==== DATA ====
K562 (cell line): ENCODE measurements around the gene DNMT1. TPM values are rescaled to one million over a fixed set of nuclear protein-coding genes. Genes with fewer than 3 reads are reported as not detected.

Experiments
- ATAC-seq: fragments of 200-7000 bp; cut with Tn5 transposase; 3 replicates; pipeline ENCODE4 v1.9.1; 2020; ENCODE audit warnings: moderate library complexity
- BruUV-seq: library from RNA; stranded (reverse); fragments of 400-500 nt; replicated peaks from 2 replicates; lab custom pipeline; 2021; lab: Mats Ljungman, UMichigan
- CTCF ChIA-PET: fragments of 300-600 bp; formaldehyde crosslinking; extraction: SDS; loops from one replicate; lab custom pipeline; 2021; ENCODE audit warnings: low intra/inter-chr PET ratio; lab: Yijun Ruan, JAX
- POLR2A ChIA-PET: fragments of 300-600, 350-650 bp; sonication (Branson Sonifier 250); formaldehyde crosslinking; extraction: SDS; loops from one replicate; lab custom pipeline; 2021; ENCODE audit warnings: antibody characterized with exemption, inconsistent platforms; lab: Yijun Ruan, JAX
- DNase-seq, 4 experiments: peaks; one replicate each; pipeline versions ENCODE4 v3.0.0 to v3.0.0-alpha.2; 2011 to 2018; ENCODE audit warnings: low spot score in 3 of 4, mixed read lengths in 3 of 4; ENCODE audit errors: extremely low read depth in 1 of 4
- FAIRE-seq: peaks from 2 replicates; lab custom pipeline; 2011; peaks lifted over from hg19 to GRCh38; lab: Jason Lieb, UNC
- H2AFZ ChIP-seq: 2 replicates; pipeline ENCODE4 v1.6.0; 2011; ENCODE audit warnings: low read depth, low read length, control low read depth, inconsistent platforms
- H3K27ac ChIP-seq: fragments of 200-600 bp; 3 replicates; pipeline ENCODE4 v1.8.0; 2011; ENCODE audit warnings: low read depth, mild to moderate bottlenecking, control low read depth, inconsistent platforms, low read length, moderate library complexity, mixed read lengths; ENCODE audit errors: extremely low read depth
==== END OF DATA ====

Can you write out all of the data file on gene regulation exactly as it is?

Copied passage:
K562 (cell line): ENCODE measurements around the gene DNMT1. TPM values are rescaled to one million over a fixed set of nuclear protein-coding genes. Genes with fewer than 3 reads are reported as not detected.

Experiments
- ATAC-seq: fragments of 200-7000 bp; cut with Tn5 transposase; 3 replicates; pipeline ENCODE4 v1.9.1; 2020; ENCODE audit warnings: moderate library complexity
- BruUV-seq: library from RNA; stranded (reverse); fragments of 400-500 nt; replicated peaks from 2 replicates; lab custom pipeline; 2021; lab: Mats Ljungman, UMichigan
- CTCF ChIA-PET: fragments of 300-600 bp; formaldehyde crosslinking; extraction: SDS; loops from one replicate; lab custom pipeline; 2021; ENCODE audit warnings: low intra/inter-chr PET ratio; lab: Yijun Ruan, JAX
- POLR2A ChIA-PET: fragments of 300-600, 350-650 bp; sonication (Branson Sonifier 250); formaldehyde crosslinking; extraction: SDS; loops from one replicate; lab custom pipeline; 2021; ENCODE audit warnings: antibody characterized with exemption, inconsistent platforms; lab: Yijun Ruan, JAX
- DNase-seq, 4 experiments: peaks; one replicate each; pipeline versions ENCODE4 v3.0.0 to v3.0.0-alpha.2; 2011 to 2018; ENCODE audit warnings: low spot score in 3 of 4, mixed read lengths in 3 of 4; ENCODE audit errors: extremely low read depth in 1 of 4
- FAIRE-seq: peaks from 2 replicates; lab custom pipeline; 2011; peaks lifted over from hg19 to GRCh38; lab: Jason Lieb, UNC
- H2AFZ ChIP-seq: 2 replicates; pipeline ENCODE4 v1.6.0; 2011; ENCODE audit warnings: low read depth, low read length, control low read depth, inconsistent platforms
- H3K27ac ChIP-seq: fragments of 200-600 bp; 3 replicates; pipeline ENCODE4 v1.8.0; 2011; ENCODE audit warnings: low read depth, mild to moderate bottlenecking, control low read depth, inconsistent platforms, low read length, moderate library complexity, mixed read lengths; ENCODE audit errors: extremely low read depth